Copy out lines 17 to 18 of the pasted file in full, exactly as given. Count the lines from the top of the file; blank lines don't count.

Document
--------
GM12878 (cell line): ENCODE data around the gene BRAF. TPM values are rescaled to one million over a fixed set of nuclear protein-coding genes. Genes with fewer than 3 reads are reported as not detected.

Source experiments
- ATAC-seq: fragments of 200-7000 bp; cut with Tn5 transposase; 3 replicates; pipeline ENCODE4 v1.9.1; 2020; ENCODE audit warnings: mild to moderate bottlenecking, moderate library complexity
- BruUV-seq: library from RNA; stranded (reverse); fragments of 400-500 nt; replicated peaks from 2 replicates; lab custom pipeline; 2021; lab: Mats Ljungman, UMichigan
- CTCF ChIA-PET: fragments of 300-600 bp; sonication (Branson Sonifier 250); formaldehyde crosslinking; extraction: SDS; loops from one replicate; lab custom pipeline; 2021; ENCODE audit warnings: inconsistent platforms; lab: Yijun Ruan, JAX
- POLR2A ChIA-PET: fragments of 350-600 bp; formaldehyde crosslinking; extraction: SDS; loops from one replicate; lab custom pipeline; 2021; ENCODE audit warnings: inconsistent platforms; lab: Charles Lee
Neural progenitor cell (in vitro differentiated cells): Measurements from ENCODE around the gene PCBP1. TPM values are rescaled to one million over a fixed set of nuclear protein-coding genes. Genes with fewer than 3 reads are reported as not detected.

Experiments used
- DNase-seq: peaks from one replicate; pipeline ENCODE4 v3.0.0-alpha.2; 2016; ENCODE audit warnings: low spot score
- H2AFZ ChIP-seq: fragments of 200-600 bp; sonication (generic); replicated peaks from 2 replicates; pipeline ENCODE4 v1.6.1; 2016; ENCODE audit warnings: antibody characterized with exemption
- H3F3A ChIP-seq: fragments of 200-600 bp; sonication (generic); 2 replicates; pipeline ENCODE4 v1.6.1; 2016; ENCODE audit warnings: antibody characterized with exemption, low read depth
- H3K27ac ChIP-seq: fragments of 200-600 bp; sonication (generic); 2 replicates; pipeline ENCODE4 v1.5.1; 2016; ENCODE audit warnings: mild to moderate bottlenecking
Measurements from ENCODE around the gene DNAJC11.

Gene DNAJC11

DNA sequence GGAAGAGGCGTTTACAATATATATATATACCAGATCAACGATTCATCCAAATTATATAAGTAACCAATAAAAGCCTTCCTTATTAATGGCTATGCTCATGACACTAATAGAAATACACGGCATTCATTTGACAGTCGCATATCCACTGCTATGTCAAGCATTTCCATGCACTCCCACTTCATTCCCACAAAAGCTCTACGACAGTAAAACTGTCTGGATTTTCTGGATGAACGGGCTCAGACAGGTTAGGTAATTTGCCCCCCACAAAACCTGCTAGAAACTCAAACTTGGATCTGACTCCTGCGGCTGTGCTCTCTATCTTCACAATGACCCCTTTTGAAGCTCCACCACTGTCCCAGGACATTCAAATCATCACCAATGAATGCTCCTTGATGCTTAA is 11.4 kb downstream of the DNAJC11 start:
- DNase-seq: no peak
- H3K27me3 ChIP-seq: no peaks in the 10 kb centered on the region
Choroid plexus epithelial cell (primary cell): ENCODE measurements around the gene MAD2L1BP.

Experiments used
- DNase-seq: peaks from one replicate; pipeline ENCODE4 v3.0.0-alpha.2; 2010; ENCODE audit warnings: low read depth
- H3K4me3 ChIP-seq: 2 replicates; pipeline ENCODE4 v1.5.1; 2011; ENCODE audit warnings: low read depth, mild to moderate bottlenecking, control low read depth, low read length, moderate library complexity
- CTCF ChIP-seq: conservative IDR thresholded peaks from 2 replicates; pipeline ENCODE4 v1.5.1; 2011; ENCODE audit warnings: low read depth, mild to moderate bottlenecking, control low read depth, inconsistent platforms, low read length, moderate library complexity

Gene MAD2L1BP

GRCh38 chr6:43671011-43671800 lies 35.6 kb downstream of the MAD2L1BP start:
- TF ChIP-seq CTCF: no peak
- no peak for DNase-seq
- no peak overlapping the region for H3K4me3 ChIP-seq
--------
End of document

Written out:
- H3K27me3 ChIP-seq: no peaks in the 10 kb centered on the region
Choroid plexus epithelial cell (primary cell): ENCODE measurements around the gene MAD2L1BP.